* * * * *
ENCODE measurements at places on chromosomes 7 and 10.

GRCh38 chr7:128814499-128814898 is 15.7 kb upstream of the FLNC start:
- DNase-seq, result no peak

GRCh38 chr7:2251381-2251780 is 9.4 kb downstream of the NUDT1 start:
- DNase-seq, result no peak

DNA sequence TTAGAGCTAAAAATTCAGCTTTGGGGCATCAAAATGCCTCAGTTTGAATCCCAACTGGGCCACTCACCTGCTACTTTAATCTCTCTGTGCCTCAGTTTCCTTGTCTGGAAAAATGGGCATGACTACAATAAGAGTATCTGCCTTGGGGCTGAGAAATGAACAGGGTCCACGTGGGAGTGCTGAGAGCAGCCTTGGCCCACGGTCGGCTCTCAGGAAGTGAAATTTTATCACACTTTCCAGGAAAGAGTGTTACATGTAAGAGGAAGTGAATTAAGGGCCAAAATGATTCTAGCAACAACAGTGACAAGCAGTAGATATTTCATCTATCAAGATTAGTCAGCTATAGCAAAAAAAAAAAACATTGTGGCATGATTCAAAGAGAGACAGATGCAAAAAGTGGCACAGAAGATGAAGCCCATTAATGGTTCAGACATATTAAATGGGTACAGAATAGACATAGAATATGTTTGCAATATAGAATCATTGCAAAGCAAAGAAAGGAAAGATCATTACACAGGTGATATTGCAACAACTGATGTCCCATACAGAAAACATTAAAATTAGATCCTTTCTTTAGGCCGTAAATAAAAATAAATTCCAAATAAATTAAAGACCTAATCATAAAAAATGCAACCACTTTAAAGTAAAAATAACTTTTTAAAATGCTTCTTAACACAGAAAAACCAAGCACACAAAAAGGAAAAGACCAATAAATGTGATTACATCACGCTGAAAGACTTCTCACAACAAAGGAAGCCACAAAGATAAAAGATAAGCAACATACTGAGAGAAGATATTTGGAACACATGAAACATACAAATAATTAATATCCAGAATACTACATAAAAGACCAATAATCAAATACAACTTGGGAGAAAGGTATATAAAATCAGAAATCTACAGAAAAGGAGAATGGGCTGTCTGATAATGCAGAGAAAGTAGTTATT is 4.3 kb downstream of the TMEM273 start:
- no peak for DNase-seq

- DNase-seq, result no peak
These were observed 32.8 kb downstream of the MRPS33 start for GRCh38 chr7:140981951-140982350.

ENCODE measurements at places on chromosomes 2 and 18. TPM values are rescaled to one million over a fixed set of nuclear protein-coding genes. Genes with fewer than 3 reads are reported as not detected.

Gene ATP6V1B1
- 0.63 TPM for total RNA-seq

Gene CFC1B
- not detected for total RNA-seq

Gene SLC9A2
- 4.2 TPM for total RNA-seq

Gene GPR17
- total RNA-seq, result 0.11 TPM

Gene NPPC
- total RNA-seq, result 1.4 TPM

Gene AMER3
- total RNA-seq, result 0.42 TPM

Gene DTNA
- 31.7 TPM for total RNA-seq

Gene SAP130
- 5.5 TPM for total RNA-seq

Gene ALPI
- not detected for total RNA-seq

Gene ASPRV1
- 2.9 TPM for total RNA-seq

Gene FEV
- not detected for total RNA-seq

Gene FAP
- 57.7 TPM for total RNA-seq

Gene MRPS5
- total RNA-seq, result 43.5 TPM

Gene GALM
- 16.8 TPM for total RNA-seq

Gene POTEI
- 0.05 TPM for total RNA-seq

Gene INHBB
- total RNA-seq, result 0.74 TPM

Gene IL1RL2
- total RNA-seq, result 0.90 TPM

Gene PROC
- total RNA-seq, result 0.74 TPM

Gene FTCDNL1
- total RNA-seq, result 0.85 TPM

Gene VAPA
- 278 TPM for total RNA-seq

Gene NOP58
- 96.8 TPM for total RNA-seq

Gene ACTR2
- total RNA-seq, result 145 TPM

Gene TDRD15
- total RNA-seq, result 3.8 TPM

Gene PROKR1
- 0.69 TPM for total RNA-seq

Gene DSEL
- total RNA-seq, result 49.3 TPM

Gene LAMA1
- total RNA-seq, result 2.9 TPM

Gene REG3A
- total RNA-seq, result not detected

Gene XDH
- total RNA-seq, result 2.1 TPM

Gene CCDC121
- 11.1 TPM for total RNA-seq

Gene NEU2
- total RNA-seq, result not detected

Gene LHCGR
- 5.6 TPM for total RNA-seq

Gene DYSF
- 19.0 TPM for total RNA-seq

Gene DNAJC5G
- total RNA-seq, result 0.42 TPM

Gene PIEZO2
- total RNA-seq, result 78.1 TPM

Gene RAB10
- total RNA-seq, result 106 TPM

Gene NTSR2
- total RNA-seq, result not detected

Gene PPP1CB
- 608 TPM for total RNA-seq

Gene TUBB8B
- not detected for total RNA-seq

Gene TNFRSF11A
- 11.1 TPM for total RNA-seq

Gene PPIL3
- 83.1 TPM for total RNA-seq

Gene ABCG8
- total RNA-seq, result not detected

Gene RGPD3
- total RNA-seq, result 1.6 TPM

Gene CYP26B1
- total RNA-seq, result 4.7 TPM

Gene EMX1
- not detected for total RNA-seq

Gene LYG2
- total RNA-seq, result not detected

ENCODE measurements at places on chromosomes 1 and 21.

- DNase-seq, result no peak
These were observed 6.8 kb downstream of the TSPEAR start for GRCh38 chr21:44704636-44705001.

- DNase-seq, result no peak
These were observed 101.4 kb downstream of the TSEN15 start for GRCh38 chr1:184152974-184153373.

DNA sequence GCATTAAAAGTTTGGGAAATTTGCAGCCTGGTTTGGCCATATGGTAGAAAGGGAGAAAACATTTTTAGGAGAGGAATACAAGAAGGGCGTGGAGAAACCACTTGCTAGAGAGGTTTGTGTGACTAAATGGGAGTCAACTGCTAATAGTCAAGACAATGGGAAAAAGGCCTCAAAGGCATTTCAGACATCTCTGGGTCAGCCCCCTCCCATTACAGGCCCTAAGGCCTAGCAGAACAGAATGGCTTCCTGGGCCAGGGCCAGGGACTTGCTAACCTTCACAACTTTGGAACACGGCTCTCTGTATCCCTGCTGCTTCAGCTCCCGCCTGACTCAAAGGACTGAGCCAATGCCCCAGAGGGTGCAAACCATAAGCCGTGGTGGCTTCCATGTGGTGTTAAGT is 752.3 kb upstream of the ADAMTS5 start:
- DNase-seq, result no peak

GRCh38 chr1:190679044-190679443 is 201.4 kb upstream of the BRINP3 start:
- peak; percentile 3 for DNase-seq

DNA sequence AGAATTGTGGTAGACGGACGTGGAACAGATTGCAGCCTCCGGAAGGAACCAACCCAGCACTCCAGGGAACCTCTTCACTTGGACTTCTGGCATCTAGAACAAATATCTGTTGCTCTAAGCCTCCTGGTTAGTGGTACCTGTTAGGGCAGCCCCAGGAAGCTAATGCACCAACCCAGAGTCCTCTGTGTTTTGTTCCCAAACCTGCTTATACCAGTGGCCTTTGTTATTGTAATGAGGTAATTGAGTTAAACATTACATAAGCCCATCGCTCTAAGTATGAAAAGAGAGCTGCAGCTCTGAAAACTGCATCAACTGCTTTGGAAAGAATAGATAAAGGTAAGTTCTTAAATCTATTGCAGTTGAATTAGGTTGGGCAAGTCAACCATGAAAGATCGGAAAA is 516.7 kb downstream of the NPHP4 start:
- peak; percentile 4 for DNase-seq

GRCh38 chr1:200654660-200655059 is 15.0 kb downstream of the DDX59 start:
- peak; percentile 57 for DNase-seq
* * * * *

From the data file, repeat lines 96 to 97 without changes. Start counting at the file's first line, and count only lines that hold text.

- total RNA-seq, result 4.7 TPM

Gene EMX1